Newbie needs help with e-commerce site

Hey there,

I’m super new to Ruby on Rails. Currently I’m currently working on an
e-commerce project. (I’m building it for practice).
My website has buyers and sellers. Each seller has their own page. How
can
set it up where you can see all the items listed by on seller on their
page?

Here is my listings controller:

def shop
@listings = Listing.where(seller: User.find(params[:id,]))
@user = User.find(params[:id])
end

URL in my config/routes.rb

get ‘/shop/:id’ => ‘listings#shop’, as: ‘shop’

On Jan 12, 2016, at 3:28 AM, Alexis M. [email protected]
wrote:

Hey there,

I’m super new to Ruby on Rails. Currently I’m currently working on an e-commerce
project. (I’m building it for practice).
My website has buyers and sellers. Each seller has their own page. How can set
it up where you can see all the items listed by on seller on their page?

The key to this is your associations. If you have set up something like
this:

class Seller
has_many :listings
end

class Listing
belongs_to :seller
end

Here is my listings controller:

def shop
@listings = Listing.where(seller: User.find(params[:id,]))
@user = User.find(params[:id])
end

I’m not entirely clear who @user is meant to be here – is this the
seller? And you keep throwing around params[:id]. If this is the
listings controller, :id should be the ID of a particular Listing, not a
User. If you were using a UsersController#show method (or, to match my
models above, a SellersController#show method, because you are “showing”
a particular Seller), then you would have already loaded the @seller,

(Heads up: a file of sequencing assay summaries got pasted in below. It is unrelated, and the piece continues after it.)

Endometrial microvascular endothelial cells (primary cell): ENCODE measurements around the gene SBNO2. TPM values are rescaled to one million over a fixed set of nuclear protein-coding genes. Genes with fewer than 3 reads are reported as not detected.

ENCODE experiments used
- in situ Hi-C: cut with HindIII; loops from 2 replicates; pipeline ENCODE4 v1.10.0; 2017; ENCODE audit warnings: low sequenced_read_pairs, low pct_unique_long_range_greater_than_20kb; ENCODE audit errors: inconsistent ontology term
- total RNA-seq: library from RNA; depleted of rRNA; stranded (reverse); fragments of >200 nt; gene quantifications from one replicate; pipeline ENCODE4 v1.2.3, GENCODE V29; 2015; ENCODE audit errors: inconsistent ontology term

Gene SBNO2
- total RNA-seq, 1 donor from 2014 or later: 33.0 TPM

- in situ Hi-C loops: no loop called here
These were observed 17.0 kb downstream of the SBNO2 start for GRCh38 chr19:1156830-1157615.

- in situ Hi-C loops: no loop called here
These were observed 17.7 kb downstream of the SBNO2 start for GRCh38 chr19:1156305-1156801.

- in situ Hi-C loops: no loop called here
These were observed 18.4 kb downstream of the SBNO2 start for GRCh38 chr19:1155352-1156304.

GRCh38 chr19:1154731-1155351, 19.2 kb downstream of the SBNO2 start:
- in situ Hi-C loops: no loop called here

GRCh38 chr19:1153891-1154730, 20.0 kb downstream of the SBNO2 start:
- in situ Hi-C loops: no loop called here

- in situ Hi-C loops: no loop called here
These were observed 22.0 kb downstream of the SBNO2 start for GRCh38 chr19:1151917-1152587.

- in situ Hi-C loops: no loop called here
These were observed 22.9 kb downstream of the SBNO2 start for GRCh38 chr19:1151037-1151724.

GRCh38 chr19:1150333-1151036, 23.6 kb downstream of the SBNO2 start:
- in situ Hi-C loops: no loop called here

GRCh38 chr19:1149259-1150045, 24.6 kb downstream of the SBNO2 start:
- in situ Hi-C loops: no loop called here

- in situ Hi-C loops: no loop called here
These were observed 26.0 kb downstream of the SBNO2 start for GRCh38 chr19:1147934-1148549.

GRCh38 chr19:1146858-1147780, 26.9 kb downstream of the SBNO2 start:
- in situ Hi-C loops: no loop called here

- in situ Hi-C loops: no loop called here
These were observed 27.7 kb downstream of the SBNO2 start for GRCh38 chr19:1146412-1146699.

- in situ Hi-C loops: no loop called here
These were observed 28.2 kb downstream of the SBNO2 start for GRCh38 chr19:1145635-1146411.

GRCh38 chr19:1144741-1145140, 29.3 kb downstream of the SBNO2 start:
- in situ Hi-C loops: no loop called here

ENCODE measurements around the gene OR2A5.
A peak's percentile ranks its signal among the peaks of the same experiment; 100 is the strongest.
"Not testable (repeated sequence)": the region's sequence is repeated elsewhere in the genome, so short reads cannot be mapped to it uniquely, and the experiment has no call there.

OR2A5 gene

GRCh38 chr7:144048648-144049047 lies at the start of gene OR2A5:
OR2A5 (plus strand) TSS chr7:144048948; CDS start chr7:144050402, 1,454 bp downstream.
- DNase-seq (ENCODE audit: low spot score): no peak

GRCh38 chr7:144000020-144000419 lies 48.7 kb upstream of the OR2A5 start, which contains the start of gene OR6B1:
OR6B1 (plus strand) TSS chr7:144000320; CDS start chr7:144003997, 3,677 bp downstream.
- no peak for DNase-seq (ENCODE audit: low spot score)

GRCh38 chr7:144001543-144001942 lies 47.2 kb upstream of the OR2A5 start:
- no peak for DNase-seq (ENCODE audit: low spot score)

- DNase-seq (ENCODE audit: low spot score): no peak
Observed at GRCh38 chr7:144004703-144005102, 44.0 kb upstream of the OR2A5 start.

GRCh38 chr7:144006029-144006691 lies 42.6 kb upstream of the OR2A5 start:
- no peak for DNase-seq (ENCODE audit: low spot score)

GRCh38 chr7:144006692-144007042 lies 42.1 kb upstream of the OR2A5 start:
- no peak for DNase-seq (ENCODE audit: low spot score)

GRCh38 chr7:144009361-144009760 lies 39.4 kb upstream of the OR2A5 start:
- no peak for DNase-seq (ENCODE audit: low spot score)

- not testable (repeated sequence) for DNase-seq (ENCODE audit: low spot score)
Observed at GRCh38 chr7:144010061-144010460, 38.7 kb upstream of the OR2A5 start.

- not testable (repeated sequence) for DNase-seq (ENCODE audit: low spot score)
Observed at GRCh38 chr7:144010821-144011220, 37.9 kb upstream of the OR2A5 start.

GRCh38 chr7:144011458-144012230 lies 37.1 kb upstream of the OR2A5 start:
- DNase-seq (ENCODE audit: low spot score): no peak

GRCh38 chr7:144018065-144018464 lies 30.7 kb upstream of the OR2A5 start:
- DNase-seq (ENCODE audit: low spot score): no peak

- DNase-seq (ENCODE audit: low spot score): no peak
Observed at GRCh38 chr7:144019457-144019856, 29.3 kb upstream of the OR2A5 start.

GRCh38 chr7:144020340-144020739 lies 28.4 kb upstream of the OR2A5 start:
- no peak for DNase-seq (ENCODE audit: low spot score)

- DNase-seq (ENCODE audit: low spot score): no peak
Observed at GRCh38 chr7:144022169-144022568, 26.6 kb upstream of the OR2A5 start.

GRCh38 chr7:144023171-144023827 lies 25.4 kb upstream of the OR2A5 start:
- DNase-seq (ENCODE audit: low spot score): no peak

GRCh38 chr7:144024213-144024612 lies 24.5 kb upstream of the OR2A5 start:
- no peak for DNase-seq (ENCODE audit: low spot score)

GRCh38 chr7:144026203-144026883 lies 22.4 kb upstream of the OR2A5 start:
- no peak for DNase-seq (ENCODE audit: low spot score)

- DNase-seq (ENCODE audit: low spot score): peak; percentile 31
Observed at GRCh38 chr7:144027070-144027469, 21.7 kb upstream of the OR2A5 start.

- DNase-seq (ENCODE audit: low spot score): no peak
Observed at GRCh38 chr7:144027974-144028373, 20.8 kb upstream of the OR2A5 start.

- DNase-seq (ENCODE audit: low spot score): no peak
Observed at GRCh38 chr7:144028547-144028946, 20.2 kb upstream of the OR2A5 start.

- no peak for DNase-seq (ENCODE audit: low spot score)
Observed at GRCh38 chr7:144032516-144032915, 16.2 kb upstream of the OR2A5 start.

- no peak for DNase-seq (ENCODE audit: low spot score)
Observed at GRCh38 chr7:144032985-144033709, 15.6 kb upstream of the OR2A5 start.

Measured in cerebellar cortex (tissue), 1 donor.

and could simply call @seller.listings to get the collection in one
step. After you have that working, then you could optimize it with an
eager association:

@seller = Seller.find(params[:id])
@listings = @seller.listings

becomes

@seller = Seller.includes(:listings).find(params[:id])
@listings = @seller.listings

And that will save you the heartache of an N+1 query.

URL in my config/routes.rb

get ‘/shop/:id’ => ‘listings#shop’, as: ‘shop’

There’s a great explanation of Rails’ routing system, with particular
emphasis on REST and Why It Is Good at
http://guides.rubyonrails.org/routing.html

Also, if you haven’t done so already (and your controller example hints
to me that maybe you haven’t) please give yourself a huge stepladder
against the learning curve by visiting http://railstutorial.org and
working all the way through the tutorial (it’s free to use online). I
had been using Rails professionally for nearly 3 years (and programming
for many more years before that) when I did this, and I learned plenty.
It will take you a few days, but you will save yourself literally years
of wasted time in the future.

Walter

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